Do nothing to prevent Afghanistan from being used as a staging area for our enemies? Expel the Taliban and leave, with yearly monitoring to bomb them further back into the stone age anytime the place looks like a safe harbor for terrorists? Install a hand picked totalitarian regime, and ruthlessly crush all opposition?

    Fundamentally, we’re trying to protect ourselves without precipitating a blood bath. I don’t see an easy answer.

    The one thing we might try is to arm the entire country, so that they can defend themselves against the taliban, then support and aid those trying to build a relatively decent country.

    1. Does it really take current troop levels to find a handful of terrorists?

      Terrorists who by the way got their asses kicked in Egypt and Algeria when they tried to start Islamic revolutions those countries, by the people of those countries.

      Now, there might very well be legitimate reasons for being there, but what are they?

    2. We shouldn’t have avoided a “bloodbath” after 9/11. Congress should have declared war on the Taliban, issued letters of Marque against Al Qaeda, and then let loose the full arsenal of American military power.

      Sending in a handful of CIA/Special Forces dudes to work with the a bunch of corrupt warlords WAS NOT the way to go.

      The war should have ended at Tora Bora, and we should have left without bothering to set up a new regime. No attempt to occupy Afghanistan has ever succeeded long-term. But short and brutal punitive strikes have worked wonders there.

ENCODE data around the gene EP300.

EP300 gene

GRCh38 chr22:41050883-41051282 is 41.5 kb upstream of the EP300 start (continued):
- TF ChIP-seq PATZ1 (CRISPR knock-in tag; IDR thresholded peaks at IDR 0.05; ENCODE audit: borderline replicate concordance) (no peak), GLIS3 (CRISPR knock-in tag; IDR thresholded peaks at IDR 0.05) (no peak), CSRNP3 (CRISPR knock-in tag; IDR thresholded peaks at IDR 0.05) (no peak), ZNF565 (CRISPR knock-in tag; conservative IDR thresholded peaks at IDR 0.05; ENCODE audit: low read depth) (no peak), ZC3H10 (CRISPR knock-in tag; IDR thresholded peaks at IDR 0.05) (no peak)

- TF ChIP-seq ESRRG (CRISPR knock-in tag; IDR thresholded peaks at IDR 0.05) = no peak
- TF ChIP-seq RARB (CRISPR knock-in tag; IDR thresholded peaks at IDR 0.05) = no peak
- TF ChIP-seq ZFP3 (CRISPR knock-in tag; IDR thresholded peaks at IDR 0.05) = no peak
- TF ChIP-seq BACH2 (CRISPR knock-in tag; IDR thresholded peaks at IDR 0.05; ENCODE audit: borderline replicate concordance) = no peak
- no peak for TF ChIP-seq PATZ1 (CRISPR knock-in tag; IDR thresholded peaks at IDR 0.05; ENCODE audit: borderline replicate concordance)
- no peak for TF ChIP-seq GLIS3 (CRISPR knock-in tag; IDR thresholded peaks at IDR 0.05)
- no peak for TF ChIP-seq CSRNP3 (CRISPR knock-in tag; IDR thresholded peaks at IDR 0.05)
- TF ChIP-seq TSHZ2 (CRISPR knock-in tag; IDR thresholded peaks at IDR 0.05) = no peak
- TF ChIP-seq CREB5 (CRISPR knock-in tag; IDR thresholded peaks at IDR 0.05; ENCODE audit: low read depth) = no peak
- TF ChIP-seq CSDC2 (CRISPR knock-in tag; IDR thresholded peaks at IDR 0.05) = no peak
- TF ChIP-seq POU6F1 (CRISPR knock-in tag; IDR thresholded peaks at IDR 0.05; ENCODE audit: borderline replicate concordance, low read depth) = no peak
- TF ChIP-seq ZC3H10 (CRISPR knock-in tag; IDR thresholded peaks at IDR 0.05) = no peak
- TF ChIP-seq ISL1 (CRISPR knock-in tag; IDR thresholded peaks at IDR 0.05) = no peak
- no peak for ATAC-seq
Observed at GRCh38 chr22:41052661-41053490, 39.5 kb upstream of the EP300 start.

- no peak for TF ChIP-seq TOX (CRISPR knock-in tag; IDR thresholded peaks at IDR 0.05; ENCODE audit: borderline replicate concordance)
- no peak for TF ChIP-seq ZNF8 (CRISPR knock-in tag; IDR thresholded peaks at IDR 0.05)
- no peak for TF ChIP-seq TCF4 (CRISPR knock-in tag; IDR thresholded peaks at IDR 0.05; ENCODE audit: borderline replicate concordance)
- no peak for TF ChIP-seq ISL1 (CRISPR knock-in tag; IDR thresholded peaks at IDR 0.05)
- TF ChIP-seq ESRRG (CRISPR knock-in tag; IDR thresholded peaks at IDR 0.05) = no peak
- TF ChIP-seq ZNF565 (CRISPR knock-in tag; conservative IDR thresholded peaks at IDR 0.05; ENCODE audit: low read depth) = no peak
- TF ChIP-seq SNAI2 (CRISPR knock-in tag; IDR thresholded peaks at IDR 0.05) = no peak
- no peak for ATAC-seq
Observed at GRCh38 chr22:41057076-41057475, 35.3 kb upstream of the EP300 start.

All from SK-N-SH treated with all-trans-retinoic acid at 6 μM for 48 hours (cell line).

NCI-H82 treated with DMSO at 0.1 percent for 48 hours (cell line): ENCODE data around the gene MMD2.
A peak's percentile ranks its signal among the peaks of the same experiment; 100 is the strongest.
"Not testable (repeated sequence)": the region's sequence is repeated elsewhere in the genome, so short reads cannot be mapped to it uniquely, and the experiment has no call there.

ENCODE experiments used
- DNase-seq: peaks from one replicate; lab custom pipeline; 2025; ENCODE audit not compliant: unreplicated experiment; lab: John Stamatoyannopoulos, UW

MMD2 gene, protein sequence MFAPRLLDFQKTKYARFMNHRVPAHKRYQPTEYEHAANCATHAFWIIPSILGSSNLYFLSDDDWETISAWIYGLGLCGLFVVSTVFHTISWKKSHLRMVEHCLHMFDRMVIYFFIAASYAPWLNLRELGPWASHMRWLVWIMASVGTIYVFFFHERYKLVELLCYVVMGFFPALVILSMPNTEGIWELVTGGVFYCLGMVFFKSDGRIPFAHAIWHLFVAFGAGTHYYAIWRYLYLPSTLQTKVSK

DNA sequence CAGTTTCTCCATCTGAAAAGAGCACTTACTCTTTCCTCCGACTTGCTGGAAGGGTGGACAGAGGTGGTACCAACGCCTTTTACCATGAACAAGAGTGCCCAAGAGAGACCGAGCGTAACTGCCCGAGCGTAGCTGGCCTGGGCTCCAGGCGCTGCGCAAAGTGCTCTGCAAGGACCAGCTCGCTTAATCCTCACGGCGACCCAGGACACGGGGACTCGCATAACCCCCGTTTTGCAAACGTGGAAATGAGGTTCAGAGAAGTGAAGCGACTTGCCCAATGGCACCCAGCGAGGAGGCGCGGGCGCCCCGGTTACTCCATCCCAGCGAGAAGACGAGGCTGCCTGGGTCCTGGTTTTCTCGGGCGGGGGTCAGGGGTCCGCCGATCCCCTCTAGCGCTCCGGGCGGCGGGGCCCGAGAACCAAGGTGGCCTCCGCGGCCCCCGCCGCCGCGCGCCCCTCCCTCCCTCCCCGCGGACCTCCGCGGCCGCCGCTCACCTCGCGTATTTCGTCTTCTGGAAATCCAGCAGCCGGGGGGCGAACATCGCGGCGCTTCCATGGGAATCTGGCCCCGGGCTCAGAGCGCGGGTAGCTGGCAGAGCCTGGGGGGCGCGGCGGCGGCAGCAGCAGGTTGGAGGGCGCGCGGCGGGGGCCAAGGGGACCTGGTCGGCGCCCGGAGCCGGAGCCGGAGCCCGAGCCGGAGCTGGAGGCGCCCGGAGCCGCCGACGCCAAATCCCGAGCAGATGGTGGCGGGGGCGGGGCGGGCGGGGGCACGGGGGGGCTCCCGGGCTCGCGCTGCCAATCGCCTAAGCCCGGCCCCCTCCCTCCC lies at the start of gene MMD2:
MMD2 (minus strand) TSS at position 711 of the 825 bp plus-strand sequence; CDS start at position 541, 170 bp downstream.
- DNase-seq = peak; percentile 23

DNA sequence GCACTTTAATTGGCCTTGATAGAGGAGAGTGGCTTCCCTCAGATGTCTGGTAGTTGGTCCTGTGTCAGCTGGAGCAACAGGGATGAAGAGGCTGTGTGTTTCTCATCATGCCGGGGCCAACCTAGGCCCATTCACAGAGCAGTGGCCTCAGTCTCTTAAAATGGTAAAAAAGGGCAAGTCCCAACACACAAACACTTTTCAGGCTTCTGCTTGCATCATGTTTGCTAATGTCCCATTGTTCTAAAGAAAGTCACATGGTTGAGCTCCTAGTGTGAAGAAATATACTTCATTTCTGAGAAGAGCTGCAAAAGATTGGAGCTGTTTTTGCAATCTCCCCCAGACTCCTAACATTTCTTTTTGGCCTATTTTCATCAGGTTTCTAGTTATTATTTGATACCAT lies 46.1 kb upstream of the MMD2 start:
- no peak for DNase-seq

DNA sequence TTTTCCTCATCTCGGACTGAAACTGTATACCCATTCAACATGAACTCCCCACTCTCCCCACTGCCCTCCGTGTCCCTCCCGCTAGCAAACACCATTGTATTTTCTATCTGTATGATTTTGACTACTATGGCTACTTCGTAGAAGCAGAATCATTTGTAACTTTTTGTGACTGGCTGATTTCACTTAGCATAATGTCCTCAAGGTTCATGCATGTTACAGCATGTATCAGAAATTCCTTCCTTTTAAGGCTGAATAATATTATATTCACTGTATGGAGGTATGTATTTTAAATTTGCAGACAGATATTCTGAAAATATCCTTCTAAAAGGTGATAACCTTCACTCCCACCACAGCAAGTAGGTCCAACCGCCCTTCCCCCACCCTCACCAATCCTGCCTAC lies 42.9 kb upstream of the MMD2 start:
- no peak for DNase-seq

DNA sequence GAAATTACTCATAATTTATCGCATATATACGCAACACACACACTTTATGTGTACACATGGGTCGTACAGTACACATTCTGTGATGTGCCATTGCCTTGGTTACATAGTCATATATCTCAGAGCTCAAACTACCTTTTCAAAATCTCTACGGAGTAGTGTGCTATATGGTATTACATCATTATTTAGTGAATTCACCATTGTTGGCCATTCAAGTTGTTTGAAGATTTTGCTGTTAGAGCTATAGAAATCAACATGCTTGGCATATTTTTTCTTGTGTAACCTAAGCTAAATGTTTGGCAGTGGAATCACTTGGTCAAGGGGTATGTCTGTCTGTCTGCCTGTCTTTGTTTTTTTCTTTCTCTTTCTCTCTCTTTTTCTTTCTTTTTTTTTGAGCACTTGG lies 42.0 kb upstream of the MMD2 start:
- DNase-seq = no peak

23. Well, Democrats… you have the majority. Use it. Get our troops out. Start Monday, if you want to kick it around over the weekend.

    Wait, what’s that? Obama sent MORE troops to Afghanistan? We’re NOT out of Iraq yet?

    What the fuck’s taking so long?

    BTW, I want all of the above. Get busy.

  24. Have you learned nothing from Keynes, the more money the government spends the better off the economy is. Can you imagine the job loss losing $8 trillion would inflict. The war should be justified only in the fact that it raises the government deficit, which only a market fundamentalist could claim is bad for the economy.

  25. There still have wet Dreams about Empire and New World Order building!

  26. If asked, most American tax payers do not believe that they are personally responsible (on average) for at least $120,000 of nationl debt. Kick-ass is the USA version of international diplomacy. To save money, the State Department should immediately halt its over $3 billion donation to Israel each year. Those funds generate more fighting power to Israel than needed and will “stick in the craw” of every Arab nation in the region. Middle East war will persist until these donations are cancelled.

    1. Right. They’d just love us if only we didn’t help THE JOOOOS.
      FWIW I am also in favor of eliminating the aid.

  27. You know, these non-interventionists would have more credibility if they would just admit they got Iraq wrong. I too thought we couldn’t win there, and that wasn’t true. Stop repeating Glenn Greenwald’s talking points.

  28. Politically correct knee jerk. Rather than address the issue, play a victim card.

    If liberal libertarians are to question the merit of the USA playing world policeman and protector, then Israel is on the table. Cutting off aid to Israel won’t make Arabs love us, but it certainly wouldn’t make them dislike us MORE. It would certainly undercut various terrorist factions allying themselves against the USA based upon that gripe.

    Indeed… in PC thinking, aid to Israel is still largely a no-brainer. “It’s support of democracy in the middle east!” On the other hand, support for non-Jews/PC middle eastern Democracies, such as… say, Georgians? Or Armenians?

    Finally, I’m amused that the same supporters for amnesty for illegals, or “comprehensive reform”, who say that the USA should let everyone who just crosses the border have the benefits of USA citizenship are against us not protecting the world. The only difference between illegals and foreign aid is that the illegals just collect their aid in PERSON!!!